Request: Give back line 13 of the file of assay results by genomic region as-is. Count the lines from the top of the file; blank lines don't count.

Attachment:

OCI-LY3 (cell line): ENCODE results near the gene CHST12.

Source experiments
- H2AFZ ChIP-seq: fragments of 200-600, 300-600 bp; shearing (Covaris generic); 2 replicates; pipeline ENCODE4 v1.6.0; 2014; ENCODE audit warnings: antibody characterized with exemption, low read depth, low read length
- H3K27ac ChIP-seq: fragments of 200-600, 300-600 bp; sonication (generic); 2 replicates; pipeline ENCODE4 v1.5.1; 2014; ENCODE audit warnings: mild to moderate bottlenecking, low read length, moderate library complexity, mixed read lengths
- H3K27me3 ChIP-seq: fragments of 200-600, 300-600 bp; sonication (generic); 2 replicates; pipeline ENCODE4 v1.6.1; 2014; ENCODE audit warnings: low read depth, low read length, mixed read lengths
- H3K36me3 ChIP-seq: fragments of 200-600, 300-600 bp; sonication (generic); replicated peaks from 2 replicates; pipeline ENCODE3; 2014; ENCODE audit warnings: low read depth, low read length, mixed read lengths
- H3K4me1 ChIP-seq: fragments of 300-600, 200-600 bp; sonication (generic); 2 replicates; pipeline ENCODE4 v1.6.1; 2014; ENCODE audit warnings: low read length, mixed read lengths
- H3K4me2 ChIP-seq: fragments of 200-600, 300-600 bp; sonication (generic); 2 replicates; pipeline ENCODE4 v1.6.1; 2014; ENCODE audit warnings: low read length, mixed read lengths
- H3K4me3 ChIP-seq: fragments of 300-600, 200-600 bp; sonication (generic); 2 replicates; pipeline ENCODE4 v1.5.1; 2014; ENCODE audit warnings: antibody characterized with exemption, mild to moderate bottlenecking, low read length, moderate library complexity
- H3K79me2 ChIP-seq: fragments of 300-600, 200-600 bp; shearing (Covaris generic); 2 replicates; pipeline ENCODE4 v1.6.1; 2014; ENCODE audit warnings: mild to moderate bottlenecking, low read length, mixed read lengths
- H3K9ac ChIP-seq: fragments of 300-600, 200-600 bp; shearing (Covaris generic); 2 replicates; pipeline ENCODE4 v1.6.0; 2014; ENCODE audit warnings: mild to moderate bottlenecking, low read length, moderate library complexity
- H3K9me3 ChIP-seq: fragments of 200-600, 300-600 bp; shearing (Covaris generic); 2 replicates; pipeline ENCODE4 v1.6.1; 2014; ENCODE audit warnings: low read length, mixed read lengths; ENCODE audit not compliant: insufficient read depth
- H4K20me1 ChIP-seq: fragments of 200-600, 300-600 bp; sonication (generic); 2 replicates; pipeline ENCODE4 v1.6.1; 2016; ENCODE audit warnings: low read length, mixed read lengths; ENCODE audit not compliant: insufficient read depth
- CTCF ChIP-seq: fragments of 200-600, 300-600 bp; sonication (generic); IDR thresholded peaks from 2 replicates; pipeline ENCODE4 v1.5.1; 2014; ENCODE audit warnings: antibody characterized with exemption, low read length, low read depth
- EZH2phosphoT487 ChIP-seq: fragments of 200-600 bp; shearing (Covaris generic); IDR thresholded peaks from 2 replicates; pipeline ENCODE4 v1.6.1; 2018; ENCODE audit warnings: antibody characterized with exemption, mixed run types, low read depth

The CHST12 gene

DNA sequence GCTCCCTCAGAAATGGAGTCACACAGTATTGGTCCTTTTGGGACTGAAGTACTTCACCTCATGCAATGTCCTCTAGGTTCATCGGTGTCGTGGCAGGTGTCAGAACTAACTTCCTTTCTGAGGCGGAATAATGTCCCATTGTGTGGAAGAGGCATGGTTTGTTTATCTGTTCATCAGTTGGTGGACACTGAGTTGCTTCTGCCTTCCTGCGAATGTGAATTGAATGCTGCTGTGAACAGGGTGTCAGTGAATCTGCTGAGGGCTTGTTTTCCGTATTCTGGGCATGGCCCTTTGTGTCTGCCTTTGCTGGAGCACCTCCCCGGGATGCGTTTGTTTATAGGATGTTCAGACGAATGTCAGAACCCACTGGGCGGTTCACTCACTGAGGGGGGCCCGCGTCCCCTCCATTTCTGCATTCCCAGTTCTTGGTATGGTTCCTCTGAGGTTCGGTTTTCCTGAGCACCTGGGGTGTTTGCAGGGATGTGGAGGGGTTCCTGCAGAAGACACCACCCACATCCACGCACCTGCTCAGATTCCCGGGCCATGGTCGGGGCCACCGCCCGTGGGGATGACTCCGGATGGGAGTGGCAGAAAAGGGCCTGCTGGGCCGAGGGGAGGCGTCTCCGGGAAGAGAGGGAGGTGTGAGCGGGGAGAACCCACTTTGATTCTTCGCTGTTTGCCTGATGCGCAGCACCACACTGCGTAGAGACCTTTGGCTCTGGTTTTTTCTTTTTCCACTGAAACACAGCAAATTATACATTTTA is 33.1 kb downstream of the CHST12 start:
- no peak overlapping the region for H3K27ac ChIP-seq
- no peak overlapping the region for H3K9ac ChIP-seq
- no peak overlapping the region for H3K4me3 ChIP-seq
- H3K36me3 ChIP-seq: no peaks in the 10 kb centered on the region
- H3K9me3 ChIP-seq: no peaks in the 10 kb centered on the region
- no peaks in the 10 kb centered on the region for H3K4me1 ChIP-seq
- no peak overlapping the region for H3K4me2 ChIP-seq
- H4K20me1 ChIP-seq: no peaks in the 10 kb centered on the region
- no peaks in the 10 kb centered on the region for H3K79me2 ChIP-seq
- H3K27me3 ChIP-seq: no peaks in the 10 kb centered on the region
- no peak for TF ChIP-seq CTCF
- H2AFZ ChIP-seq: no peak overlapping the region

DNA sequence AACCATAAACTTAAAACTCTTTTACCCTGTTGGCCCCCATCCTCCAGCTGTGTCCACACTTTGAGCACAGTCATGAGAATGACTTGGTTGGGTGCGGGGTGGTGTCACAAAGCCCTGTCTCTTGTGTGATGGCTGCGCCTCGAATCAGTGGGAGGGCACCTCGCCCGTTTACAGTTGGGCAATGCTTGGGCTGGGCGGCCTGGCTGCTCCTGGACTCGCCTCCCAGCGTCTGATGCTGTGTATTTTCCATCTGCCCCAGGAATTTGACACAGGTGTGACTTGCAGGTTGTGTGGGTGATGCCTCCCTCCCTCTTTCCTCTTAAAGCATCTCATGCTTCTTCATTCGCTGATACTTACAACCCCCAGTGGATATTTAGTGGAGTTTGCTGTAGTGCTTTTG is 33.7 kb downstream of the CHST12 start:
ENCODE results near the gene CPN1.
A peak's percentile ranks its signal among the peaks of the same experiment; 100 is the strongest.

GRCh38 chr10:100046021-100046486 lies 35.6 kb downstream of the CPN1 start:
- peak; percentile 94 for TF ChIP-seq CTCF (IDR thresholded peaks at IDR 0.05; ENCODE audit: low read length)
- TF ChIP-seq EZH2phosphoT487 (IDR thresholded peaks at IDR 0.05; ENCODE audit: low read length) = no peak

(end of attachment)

- H4K20me1 ChIP-seq: fragments of 200-600, 300-600 bp; sonication (generic); 2 replicates; pipeline ENCODE4 v1.6.1; 2016; ENCODE audit warnings: low read length, mixed read lengths; ENCODE audit not compliant: insufficient read depth